No Country for Non-EU docs?


A professor of commerce – Dr Eimear Nolan – writes why being a senior medical doctor is a challenge for many non-EU doctors – something that will not last long.

“Ireland is a good place to start your career but don’t waste more than two years here if you want to move forward.”

This is the worst comment of a non-EU doctor at a working hospital in Ireland. And it is not unusual.

Dr. Eimear Nolan

At a time when the Covid health profession is crying out for qualified doctors, this is true: Doctors from outside the European Union are strongly encouraged to come to Ireland to study the world and advance their careers. However, once they get here, they quickly realize that they have little power to advance their career while working in Ireland. As a result, many of them leave.

This was the culmination of my research into my experience with non-EU, non-EU health professionals (NCHDs) who have been working in Ireland for the past decade. Recent work is Dr. Xiaoning Liang at Trinity Business School and Professor Michael Morley at the University of Limerick, we have looked at the experiences of more than 250 non-EU NCHD members working in the Irish health system.

We found that he was facing two major challenges with the Irish system.

First, they are on short-term contracts which leads to operational insecurity and increased risk within the system. Second, they may not have the opportunity to learn what they need to do to improve their careers.

With these two things in mind, the idea that many choose to leave Ireland is not surprising. Many of these NCHDs have left Ireland to work in neighboring EU countries, such as the UK, where they are provided with education and the opportunity to advance in the jobs they hope for and lack.

When asked to describe his experience working in Ireland, many NCHDs said they were disappointed with the lack of opportunities available in Ireland.

“I would like to summarize my thoughts on the Irish medical profession in one word: frustration,” said the NCHD.

The study shows that the lack of job security and job opportunities are forcing NCHDs to reconsider their decision to return to Ireland, with many considering leaving. In the words of another NCHD: “The only reason I left this country was because I did not want to die like NCHD. I have FRCS ortho and EBOT [Fellowship of the Royal College of Surgeons – Orthopaedics and Examination of the European Board of Orthopaedics and Traumatology], but I still have opportunities to get a job as a counselor. ”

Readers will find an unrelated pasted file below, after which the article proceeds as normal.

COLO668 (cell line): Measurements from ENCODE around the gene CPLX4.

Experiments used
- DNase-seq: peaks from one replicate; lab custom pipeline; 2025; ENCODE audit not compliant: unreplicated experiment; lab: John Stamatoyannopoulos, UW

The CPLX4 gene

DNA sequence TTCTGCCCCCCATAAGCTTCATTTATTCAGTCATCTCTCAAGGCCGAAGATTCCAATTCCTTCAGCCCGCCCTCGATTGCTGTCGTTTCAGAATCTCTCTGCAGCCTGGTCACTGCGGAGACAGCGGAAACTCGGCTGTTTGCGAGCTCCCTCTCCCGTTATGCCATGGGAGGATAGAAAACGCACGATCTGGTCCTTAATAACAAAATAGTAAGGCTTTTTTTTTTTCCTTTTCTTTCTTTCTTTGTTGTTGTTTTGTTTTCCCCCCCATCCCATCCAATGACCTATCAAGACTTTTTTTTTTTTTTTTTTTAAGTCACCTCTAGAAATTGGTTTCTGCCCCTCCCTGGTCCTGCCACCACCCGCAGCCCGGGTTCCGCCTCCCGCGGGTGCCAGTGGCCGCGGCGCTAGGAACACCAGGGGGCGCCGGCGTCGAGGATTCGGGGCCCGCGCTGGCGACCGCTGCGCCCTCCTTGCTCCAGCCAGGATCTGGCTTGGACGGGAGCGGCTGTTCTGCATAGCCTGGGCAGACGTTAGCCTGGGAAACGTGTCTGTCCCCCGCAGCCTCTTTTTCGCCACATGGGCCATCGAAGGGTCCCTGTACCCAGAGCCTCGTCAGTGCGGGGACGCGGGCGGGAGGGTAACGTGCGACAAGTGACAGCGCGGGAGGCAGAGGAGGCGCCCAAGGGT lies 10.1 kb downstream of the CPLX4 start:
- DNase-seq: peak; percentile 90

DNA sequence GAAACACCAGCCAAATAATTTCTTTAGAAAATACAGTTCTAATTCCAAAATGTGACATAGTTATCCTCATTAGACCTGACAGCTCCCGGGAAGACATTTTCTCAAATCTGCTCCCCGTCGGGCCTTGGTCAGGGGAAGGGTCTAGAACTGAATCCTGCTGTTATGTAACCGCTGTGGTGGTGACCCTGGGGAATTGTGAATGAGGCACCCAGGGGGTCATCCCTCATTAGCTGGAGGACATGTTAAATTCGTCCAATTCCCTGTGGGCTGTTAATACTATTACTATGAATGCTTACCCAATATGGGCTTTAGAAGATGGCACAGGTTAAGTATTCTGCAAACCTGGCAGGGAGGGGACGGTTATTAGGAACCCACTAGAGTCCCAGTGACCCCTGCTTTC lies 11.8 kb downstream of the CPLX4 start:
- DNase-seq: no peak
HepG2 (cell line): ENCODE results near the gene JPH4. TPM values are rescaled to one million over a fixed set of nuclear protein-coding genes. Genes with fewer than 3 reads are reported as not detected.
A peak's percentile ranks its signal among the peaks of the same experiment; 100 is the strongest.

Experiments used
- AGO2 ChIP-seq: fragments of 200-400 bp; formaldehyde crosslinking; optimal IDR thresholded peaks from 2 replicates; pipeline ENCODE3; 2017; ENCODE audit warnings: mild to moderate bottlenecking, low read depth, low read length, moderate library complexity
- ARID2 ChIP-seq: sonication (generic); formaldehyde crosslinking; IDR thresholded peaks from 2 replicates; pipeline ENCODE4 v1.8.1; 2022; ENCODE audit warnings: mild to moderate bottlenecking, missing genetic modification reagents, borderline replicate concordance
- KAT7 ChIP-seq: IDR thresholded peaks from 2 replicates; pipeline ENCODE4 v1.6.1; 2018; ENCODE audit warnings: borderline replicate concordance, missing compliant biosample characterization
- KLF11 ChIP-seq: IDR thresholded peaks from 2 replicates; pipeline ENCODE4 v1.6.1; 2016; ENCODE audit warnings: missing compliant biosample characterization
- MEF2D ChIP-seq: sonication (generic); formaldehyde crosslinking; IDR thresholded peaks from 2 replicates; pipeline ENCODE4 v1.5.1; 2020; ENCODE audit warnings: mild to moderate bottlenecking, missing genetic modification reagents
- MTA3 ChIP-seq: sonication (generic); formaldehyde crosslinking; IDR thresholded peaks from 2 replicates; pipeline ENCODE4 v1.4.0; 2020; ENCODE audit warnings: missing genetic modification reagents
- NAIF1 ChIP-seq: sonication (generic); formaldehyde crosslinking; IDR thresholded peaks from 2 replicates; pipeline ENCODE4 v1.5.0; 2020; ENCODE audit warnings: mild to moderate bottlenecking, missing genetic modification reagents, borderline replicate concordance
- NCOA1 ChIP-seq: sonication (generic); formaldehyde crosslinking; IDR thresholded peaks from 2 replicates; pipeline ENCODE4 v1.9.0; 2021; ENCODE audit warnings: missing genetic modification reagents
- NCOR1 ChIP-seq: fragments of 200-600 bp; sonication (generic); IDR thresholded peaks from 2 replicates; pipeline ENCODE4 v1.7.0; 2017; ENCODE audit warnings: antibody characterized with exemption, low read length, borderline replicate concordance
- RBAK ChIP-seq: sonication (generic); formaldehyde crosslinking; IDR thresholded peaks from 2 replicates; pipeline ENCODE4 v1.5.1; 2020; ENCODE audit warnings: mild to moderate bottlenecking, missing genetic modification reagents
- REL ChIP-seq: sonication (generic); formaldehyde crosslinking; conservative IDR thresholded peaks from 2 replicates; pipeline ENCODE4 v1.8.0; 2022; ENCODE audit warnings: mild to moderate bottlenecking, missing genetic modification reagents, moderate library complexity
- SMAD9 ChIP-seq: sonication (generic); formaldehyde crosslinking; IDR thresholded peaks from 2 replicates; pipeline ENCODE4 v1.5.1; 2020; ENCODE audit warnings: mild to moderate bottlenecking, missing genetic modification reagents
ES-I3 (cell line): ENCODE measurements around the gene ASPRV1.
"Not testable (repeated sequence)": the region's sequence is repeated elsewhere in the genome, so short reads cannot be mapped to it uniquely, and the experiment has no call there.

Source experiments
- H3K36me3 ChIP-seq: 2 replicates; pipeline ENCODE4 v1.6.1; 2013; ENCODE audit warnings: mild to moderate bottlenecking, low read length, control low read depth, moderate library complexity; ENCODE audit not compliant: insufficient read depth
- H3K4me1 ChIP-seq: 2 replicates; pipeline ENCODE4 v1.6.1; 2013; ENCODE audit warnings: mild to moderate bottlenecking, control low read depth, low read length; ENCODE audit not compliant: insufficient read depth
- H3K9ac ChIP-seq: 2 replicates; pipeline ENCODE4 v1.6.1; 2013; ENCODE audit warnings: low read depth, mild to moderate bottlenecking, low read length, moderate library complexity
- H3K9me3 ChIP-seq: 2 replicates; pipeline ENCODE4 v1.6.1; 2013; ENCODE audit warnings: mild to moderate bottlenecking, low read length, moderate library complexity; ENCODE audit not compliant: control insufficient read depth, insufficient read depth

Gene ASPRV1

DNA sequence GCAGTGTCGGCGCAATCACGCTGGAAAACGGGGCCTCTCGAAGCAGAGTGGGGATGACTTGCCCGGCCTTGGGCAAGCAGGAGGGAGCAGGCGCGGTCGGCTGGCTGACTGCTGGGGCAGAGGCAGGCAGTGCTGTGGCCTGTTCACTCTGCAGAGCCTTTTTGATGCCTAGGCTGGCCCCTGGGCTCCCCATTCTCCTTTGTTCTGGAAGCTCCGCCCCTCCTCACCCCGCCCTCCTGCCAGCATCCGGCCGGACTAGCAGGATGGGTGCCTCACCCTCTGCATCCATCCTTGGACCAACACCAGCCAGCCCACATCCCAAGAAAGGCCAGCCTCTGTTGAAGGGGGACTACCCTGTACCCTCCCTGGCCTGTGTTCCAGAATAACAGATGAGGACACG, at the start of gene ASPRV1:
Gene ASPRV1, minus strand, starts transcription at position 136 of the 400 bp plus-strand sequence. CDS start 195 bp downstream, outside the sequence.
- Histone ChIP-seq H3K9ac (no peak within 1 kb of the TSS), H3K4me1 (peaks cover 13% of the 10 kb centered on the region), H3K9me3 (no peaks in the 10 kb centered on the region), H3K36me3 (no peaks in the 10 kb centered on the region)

The advice that the NCHDs are sending to new non-EU doctors is unfortunate: If you want to improve your career, Ireland is the answer for a while.

Losing these doctors is a challenge for all of us.

Ireland relies heavily on NCHDs to support the country’s hospitals. The country has already seen home doctors leave to work at a dangerous level.

We are now seeing NCHDs imported into the country to fill the void left by the loss of jobs, employment opportunities and job opportunities.

This should not be the case. What is clear about this study is that most NCHDs have indicated that they want to continue working in Ireland and many would do so if they were given adequate job security (temporary leave) and offered employment opportunities. education.

The question is: Are we ready to give them this?

Over the past decade, the Irish medical system has struggled to attract and retain NCHDs to operate in Irish hospitals. This must continue and it will only get worse if nothing is done to keep the NCHDs operating in the country. Recent research clearly indicates whether such a change took place [extend NCHDs contracts and grant NCHDs access to training], Ireland would not only attract new NCHD members, but also save a large number of Irish hospital staff, taking the necessary pressure on the system.

Our study did not look at why Irish healthcare organizations do not provide these doctors with the support they need to improve their careers. Perhaps the reasons are complex and vary depending on the agencies. But it is clear to us as writers that the barriers that these doctors see are real, and also, that other countries are doing a good job. This study provides an advanced remodeling approach that should be seriously considered.

Dr. Eimear Nolan and Assistant Professor of International Business and Director of the Flexible Executive MBA at Trinity Business School, Trinity College, Dublin, where he teaches Cross-Cultural and Inter-Cultural Management.


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